Javascript code launched from HTML (e.g. from the SUBMIT button of a form) executes in global context, so it can only access local variables. In the example, I store a global reference to the last input marker that had its info window opened, “lastmarker”. Since the API only supports one info window being open at once, this will be the marker associated with the SUBMIT button click.

I’ve made the input markers draggable so that the user can adjust the position.

I’ve used a different icon for the input markers and the normal markers. I reckon it gets confusing otherwise.

I’ve set the {draggableCursor} to “default”. This makes it easier for the user to position the click accurately.

Don’t allow untrusted users to enter HTML content into your info windows.
In this example, I’ve used the text node version of marker.openInfoWindow() rather than marker.openInfoWindowHtml(), so thay if anyone attempts to do something nasty, like embed a malware file, all that happens is that http://malware.file gets displayed in the text.
You might want to do something more sophisticated, like removing anything between < and >.

Googlepages doesn’t support server scripts, so my example doesn’t actually send the data to a server. In your real page you’d remove the “//” from the beginning of the GDownloadUrl() command.

This is just a simple example. In a real page you might want to allow users to edit or delete markers that they had previously created. You might even want to allow them to perform a limited amount of markup in the text. That’s not going to be particularly easy.

More advanced stuff

Google Maps API Tutorial

Geocoding Low Quality Data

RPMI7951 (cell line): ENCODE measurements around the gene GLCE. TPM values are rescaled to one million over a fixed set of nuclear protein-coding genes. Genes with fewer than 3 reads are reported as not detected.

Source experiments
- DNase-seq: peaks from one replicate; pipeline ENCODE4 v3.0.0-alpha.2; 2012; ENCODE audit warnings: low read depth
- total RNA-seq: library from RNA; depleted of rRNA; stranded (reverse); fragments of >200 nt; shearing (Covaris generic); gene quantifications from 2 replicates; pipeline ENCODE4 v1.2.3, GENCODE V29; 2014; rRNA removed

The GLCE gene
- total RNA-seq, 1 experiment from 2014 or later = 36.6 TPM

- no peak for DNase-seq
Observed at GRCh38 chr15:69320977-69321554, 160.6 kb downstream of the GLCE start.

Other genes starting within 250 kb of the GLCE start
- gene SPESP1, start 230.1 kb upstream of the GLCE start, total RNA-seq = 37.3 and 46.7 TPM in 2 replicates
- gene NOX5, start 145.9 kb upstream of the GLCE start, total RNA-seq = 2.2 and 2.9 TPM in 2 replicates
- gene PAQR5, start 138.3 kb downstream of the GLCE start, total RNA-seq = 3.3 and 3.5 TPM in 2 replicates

The technique for geocoding multiple addresses shown here is OK if your original address data is of reasonable quality.

I recently attempted to geocode a file of locations that had been collected in my family history system, and found that that mechanism wasn’t appropriate. Much of the data was collected from hand written documents, some of which are over 200 years old, so there are transcription errors. Some of the original information was obtained from illiterate individuals and uses strange spelling. Some of the streets no longer exist. Some of the towns have changed their names, e.g. “Layton with Warbreck” is now “Blackpool”. Some of the county boundaries have changed, e.g. the geocoder can’t find “Bowness, Westmorland” because it’s now in Cumbria.

I also seem to have hit several towns for which the geocoder has wildly inaccurate information. I have ancestors who came from Lytham, Charnock Richard, and North Meols.

My data was so bad that any sort of fully automated process would be useless. Every location needed to be looked at to see if the result is reasonable. Since I don’t actually know where the locations should be, I couldn’t drag a pointer to the correct locations. All I could do was to try modifying the address until the geocoder returned something sensible.

I ended up using two maps, one at street level and one zoomed out far enough so that I could see that the street was in the right town. I found that more convenient than zooming in and out with a single map.

Below the maps, I placed a control area in which the .getLocation() results could be displayed and selected, and the address text could be modified.

I display the results in XML format so that I can copy and paste the data into the final XML file. If your webhost supports server side scripting, you could post the data directly to your server to be stored in your online database.

I ended up with this

More advanced stuff

Google Maps API Tutorial

Context Menu